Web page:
Ethiopia One of the Saddest Countries in the World?
Last week Forbes Magazine, in its list of the happiest and saddest countries in the world, disclosed that we are one of three saddest nations in the world. The recently released 2011 index, billed as an “inquiry into global wealth and well being,” provided the status of 110 countries on happiness and prosperity. According to the list Ethiopia, next to Central African Republic and Zimbabwe, has become a country where its citizens are sad and unsatisfied with their living standard.
The magazine detailed the standards it used to determine whether a people in a given nation are in a state of fulfillment or frustration. Based on the forty years of study in several countries, there seems to be identified ingredients for happiness. According to the magazine, these ingredients of happiness and prosperity are economy, entrepreneurship, governance, education, health, safety, personal freedom, and social capital. Among eight countries topping the list from bottom, Sub Saharan African countries are cited as the most miserable places in the world to live.
No matter how hard we fought to make the world believe we are actually going on the road of prosperity with a double-digit economic growth every year, Forbes seems to ignore the numbers. From the list of 110 countries that represented 93% of the global population and 97% of the overall GDP, Ethiopia ranked at 108, which made her part of the top three sad countries in the world.
However, seriously, what is happiness for Ethiopians? Happiness is a natural human emotion, but where it comes from has to be relative, which makes it difficult for a universal definition. If I have to define it in an objective terms though, I choose, Ayn Rand’s definition who defined happiness as follows: “Happiness is not the satisfaction of whatever irrational wishes you might blindly attempt to enjoy. Happiness is a state of non-contradictory joy – a joy without penalty or guilt…”
Forbes started its listing with the definition of Charles Schulz, the creator of Peanuts, who wrote, “Happiness is a warm puppy,” and John Lennon’s different take stating: “Happiness is a warm gun.” The point the magazine tried to make was whether happiness is a gun or puppy people need money to buy them, time to enjoy them and warmth and security to keep them. Apparently, our country happens to be a place where all this is difficult.
Taking the definition of Ayn Rand that states happiness is a state of non-contradictory joy, the mere fact that people got the puppy or gun, or whether they are in a situation where they enjoy and keep them worry free, doesn’t seem to fit the entire definition of happiness. Ayn Rand’s definition seems to consider how people come to afford the gun or the puppy. To a certain extent, for Ethiopians, this has to be taken into consideration, especially given the fact that governance is the next ingredient for prosperity. Just like our double digit economic growth could not convince Forbes to give us a better status in its list, our anti-corruption laws and good governance propaganda with democratically elected leaders did not catch the list maker’s attention at all. Therefore, the list is telling us Ethiopia is in a place where poor governance is at its best.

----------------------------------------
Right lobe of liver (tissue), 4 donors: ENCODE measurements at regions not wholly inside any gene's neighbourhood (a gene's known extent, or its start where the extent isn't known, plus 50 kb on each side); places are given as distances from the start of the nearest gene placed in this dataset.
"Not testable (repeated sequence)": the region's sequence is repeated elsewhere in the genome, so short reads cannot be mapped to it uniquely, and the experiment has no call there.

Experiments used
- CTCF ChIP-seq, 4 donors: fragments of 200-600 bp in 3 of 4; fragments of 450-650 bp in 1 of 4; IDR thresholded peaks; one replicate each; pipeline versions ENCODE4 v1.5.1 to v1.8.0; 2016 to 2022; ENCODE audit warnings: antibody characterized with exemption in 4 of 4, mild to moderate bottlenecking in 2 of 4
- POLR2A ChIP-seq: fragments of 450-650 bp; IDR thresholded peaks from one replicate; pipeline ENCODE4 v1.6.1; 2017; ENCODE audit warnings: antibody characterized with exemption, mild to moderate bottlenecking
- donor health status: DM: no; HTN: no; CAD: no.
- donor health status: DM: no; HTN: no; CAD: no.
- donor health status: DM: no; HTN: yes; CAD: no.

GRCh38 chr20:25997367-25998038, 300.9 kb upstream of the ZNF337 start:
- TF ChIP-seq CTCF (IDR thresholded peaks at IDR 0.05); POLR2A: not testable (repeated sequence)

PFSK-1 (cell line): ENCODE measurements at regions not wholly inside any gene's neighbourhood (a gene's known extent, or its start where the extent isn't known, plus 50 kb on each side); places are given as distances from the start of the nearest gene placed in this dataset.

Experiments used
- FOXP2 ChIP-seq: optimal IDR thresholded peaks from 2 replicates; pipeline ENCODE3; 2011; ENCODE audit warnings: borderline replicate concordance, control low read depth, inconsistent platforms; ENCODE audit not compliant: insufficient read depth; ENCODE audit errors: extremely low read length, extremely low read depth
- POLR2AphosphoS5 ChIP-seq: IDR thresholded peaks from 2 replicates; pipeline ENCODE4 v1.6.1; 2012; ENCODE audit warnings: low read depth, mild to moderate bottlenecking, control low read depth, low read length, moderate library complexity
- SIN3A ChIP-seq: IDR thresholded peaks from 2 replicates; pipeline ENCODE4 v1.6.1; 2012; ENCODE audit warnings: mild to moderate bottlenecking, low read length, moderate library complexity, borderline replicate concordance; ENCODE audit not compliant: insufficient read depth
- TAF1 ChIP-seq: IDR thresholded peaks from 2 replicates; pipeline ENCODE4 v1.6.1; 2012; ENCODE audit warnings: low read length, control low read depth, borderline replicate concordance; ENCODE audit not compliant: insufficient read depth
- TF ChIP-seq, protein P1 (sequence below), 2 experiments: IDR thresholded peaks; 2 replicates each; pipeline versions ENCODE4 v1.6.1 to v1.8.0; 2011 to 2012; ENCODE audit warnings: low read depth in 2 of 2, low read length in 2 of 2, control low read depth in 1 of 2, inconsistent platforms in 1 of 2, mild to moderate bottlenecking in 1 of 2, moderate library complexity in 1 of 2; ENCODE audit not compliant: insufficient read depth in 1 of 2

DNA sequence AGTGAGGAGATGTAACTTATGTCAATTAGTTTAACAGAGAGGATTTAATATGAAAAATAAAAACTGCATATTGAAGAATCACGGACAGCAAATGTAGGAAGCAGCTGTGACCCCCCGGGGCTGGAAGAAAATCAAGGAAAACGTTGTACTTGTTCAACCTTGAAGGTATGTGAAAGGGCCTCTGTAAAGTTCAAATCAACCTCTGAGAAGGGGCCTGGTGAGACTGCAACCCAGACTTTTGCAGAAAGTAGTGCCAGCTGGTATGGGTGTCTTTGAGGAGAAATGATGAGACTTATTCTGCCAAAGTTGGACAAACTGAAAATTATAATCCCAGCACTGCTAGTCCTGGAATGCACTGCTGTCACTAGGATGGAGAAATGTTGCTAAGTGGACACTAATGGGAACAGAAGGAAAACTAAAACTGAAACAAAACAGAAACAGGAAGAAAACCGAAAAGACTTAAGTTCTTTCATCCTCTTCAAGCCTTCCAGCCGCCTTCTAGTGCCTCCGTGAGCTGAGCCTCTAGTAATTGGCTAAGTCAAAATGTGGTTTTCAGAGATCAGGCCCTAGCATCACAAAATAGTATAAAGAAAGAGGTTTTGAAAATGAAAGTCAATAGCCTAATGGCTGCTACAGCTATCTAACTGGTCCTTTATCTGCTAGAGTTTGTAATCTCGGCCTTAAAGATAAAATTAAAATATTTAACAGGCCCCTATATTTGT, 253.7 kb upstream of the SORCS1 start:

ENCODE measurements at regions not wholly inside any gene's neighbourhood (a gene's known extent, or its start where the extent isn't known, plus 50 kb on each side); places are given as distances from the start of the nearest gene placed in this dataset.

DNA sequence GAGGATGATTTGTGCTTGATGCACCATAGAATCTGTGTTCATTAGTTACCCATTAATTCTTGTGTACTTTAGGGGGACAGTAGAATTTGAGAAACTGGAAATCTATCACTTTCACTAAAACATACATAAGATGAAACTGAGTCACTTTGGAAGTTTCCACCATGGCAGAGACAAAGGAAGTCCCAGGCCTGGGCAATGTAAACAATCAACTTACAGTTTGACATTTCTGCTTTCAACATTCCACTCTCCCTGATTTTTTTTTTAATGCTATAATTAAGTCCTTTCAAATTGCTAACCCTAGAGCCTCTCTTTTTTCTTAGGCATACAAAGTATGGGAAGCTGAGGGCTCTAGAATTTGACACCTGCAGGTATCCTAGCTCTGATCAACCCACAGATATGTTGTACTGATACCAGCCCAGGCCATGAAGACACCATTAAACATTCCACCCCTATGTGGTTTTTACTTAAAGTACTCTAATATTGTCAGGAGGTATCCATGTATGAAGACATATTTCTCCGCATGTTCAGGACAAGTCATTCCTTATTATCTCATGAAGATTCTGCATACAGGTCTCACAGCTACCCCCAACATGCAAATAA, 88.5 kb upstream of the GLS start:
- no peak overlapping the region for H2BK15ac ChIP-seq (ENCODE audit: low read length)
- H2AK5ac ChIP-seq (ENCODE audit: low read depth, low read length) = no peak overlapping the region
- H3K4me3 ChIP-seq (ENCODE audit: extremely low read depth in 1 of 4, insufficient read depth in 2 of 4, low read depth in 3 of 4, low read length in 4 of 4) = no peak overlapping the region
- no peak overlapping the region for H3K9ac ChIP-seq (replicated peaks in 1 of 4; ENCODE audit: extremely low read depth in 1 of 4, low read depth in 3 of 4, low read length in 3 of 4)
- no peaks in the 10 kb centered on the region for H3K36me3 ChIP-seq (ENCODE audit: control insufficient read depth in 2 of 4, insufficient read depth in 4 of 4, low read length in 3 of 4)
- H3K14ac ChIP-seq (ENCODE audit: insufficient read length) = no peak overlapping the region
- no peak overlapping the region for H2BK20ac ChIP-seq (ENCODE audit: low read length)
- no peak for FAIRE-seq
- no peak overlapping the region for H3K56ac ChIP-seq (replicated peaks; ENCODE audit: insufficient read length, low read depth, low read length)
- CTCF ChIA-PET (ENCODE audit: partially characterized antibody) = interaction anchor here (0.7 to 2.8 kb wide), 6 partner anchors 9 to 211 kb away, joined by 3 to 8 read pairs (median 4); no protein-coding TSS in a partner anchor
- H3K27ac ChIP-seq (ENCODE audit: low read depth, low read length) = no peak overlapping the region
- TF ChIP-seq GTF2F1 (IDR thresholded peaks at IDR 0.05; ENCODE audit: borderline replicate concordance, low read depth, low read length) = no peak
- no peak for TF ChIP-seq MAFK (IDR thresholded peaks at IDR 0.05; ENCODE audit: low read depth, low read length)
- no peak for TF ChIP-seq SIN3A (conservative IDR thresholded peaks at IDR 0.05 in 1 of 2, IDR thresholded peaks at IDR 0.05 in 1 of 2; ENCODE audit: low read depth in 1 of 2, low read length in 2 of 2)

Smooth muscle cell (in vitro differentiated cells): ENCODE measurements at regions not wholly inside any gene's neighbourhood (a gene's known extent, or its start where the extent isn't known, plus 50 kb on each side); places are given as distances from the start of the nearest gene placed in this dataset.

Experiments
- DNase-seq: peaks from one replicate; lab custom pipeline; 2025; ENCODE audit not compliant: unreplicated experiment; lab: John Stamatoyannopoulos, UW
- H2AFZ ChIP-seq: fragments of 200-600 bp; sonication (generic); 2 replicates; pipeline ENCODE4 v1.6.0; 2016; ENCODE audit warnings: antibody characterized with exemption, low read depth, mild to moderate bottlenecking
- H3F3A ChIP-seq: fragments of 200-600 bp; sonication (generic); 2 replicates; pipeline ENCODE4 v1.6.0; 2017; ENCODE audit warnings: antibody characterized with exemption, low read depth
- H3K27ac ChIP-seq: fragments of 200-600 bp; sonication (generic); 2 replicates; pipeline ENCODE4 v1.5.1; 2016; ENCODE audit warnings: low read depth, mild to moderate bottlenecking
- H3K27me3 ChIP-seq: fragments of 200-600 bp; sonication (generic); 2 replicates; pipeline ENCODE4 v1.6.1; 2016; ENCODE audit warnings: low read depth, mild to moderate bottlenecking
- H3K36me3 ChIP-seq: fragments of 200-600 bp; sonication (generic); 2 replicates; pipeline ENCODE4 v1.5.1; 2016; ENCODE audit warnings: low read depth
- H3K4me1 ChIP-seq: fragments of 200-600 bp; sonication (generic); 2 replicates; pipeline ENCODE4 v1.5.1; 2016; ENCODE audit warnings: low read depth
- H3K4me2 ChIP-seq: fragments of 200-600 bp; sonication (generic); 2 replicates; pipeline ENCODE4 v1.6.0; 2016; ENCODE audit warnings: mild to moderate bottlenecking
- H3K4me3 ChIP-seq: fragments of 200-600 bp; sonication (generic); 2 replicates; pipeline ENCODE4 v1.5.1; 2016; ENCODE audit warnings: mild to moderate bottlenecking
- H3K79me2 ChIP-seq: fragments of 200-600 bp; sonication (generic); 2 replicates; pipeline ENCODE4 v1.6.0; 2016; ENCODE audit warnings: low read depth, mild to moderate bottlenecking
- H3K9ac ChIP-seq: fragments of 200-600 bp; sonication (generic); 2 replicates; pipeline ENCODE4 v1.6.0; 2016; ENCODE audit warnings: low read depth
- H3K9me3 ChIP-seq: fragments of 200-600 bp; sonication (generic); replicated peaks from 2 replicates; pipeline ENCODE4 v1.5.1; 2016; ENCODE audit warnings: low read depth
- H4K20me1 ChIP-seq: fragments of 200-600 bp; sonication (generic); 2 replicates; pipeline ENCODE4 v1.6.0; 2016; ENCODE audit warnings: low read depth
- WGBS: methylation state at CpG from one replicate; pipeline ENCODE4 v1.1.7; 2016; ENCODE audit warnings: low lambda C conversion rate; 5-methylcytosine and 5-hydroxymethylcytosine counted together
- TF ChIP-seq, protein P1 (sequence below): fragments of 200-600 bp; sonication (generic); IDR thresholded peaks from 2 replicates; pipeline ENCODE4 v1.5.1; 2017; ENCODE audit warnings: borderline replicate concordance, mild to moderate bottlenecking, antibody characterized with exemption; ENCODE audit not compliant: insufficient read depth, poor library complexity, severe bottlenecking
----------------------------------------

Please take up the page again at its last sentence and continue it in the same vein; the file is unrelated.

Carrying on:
Unfortunately, there seems to be several reports supporting this conclusion. The continuous illicit money outflows from the country (with double digit billions, closely similar to the country’s growth every year) and the report of Transparency International on its annual Corruption Perception Index that indicated corruption in Ethiopia is getting worse in 2011 is a clear support in favor of Forbes assertion. This actually has a direct relation with the definition of Ayn Rand, since even those who can actually afford the toys or gun have probably ill-gained them which opens a wide open door for a mind state of contradiction. In short, both who got the guns and the toys and those who could not afford them are in a state of dissatisfaction in Ethiopia. Alternatively, maybe, sticking to the strict sense of non-contradictory joy, those who could not afford anything might be in a much happier state since they have nothing to be confused.
What is important here is, when it comes to happiness, the ingredients provided by Forbes might not be as critical as the western world’s perception of them. Bad governance has a much-limited effect on the happiness of Ethiopians than Forbes people like to think. For most of our people, facing corruption and bad governance is the story of their lives. No matter who led the country, and whatever ideology is taking its turn, Ethiopians always pay bribes, seek favors from someone they know, or have the required social status to claim their rights. What makes this less ingredient of happiness is that most Ethiopians do not know any better and that they probably consider their fundamental rights as a privilege given to them because they were lucky or paid a bribe or belonged to a certain group. Therefore, the effect of bad governance on a person’s happiness is probably less important for Ethiopians. Ethiopian will probably go to church and tell god to help them out, or find a relatives who knows certain official, or may be find some money to give bribe, or give up on the matter considering he/she is undeserving. But they certainly do not go on rage and commit suicide.
This brings us to the bottomline of the definition of happiness for Ethiopians. Ethiopians seem to choose the non-contradictory state of mind affirming that the poor and the powerless are much happier than the rich and the powerful. Whether it is denial or heartfelt, Ethiopians usually seem to be thankful for whatever little they have and pray for only a daily bread. Thanks for the religions who constantly preach the sins of richness and having excess, the majority tend to believe god has given them the amount that they need and the extra would have cost their soul to the everlasting fire in hell.
Forbes does not understand this state of mind of Ethiopians, which makes them content with their existing standard of living and does not make them miss things they do not know. This also explains the low entrepreneurship status the magazine tried to use against us to label the country sad. For centuries, Ethiopians did not find anything wrong with doing their agriculture with domestic animals, living in one room hut with their cows when there is excessive land around them, or waiting for the rain when the river in walking distance is stealing their fertile land while they are sitting and drinking coffee or tela in their huts.